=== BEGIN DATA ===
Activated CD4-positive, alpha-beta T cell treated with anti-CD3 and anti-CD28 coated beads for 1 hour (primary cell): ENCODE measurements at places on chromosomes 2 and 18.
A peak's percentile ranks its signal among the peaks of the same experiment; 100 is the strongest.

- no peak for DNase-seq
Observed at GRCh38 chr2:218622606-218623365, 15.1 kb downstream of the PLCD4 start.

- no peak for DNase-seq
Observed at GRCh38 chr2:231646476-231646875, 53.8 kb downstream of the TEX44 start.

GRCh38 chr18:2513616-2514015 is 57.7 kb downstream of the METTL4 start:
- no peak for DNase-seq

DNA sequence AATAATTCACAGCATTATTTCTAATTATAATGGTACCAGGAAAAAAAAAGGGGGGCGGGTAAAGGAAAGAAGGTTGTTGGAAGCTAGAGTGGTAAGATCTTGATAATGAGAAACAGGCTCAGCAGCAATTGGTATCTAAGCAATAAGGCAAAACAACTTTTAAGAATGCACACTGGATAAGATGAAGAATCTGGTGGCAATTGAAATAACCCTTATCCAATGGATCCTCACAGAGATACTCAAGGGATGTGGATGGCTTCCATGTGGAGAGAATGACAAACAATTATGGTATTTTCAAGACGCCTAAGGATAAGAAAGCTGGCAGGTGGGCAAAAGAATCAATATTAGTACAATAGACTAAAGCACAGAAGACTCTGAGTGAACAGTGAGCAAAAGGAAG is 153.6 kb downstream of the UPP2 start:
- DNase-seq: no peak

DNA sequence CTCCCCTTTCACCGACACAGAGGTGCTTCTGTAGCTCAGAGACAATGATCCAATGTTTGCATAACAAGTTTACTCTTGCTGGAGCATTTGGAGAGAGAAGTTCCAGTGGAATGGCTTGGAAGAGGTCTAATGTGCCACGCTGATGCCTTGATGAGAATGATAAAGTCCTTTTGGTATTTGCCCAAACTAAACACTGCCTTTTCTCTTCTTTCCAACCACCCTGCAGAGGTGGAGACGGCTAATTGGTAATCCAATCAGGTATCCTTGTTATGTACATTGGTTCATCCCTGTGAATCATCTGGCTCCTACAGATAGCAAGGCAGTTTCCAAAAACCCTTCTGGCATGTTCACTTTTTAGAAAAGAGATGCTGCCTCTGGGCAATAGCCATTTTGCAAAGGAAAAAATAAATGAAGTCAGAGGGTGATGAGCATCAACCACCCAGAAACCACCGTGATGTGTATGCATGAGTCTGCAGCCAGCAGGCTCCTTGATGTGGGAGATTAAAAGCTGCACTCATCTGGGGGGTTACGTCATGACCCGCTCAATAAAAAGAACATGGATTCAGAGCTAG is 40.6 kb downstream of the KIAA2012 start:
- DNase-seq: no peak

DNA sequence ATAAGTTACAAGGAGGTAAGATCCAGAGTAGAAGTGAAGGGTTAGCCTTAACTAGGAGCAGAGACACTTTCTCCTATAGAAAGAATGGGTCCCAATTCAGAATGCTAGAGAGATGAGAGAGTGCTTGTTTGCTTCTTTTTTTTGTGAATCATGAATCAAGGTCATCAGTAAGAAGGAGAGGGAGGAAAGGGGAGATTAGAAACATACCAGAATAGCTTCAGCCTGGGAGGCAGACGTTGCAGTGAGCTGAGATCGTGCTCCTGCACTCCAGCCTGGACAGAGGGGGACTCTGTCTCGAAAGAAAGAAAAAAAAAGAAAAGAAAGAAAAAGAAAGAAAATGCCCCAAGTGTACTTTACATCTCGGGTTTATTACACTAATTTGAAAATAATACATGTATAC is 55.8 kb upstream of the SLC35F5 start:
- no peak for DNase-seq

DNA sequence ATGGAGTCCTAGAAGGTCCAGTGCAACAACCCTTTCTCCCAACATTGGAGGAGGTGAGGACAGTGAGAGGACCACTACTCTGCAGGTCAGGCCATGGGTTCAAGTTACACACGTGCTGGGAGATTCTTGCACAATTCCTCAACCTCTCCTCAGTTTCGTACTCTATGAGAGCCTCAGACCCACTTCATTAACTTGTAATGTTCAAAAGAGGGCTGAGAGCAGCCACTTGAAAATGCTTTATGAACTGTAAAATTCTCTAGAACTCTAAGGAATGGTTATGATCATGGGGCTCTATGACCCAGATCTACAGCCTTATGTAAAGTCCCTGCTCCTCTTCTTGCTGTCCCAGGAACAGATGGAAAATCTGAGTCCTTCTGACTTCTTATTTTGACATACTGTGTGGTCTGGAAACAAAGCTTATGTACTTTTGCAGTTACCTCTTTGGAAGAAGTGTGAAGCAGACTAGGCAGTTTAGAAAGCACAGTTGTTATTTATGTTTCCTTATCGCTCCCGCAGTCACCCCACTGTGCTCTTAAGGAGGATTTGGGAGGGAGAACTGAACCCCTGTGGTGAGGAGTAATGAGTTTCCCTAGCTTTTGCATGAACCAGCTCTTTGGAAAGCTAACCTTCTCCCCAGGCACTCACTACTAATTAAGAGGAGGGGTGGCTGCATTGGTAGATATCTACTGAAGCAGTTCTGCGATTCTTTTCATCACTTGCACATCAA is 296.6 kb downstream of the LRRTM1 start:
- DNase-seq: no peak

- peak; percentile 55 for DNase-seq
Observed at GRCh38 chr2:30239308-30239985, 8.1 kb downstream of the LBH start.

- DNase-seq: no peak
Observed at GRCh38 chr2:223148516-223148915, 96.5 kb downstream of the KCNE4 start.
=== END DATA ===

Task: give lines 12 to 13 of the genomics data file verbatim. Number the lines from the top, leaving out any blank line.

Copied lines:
- DNase-seq: no peak

DNA sequence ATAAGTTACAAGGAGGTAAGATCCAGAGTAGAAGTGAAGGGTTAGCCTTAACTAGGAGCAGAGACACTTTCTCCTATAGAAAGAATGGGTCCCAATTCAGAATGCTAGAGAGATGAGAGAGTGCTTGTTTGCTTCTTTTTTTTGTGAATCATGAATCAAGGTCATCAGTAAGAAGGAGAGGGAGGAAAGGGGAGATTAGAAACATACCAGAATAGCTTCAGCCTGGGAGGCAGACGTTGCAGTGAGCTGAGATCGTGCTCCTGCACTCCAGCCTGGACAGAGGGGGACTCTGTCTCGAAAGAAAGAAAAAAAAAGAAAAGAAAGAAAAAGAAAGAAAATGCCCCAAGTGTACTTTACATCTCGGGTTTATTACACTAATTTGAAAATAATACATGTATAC is 55.8 kb upstream of the SLC35F5 start: